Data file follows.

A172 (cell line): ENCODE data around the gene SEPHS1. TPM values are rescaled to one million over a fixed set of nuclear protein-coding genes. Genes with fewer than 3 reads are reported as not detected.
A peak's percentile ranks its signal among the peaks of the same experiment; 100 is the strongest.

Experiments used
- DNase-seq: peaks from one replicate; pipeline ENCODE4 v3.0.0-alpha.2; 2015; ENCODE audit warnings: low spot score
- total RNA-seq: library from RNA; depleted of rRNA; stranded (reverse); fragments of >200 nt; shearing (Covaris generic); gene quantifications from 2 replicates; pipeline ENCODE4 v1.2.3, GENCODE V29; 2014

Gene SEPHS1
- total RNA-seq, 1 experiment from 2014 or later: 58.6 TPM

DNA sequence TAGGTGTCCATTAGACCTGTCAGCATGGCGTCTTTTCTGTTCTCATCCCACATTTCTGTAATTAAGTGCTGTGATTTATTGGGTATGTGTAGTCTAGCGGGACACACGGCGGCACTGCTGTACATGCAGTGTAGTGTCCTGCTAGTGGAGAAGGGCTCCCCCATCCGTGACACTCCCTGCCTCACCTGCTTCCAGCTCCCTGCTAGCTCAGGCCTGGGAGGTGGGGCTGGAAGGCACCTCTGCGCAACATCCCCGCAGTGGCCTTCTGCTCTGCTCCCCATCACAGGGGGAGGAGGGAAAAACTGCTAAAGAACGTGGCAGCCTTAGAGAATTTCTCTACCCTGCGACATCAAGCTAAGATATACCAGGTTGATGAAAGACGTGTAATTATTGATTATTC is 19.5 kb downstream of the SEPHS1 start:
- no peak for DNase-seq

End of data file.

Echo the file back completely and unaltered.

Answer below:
A172 (cell line): ENCODE data around the gene SEPHS1. TPM values are rescaled to one million over a fixed set of nuclear protein-coding genes. Genes with fewer than 3 reads are reported as not detected.
A peak's percentile ranks its signal among the peaks of the same experiment; 100 is the strongest.

Experiments used
- DNase-seq: peaks from one replicate; pipeline ENCODE4 v3.0.0-alpha.2; 2015; ENCODE audit warnings: low spot score
- total RNA-seq: library from RNA; depleted of rRNA; stranded (reverse); fragments of >200 nt; shearing (Covaris generic); gene quantifications from 2 replicates; pipeline ENCODE4 v1.2.3, GENCODE V29; 2014

Gene SEPHS1
- total RNA-seq, 1 experiment from 2014 or later: 58.6 TPM

DNA sequence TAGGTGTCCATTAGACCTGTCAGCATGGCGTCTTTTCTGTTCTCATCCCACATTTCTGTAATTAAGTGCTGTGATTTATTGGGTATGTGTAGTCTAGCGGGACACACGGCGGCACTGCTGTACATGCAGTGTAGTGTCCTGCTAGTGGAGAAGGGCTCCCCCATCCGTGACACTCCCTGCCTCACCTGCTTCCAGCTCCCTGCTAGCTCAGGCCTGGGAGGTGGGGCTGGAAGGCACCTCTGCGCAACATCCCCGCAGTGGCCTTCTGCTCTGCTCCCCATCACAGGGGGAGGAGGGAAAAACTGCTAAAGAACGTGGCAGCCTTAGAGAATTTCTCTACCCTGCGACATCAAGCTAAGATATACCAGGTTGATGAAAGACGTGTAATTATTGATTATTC is 19.5 kb downstream of the SEPHS1 start:
- no peak for DNase-seq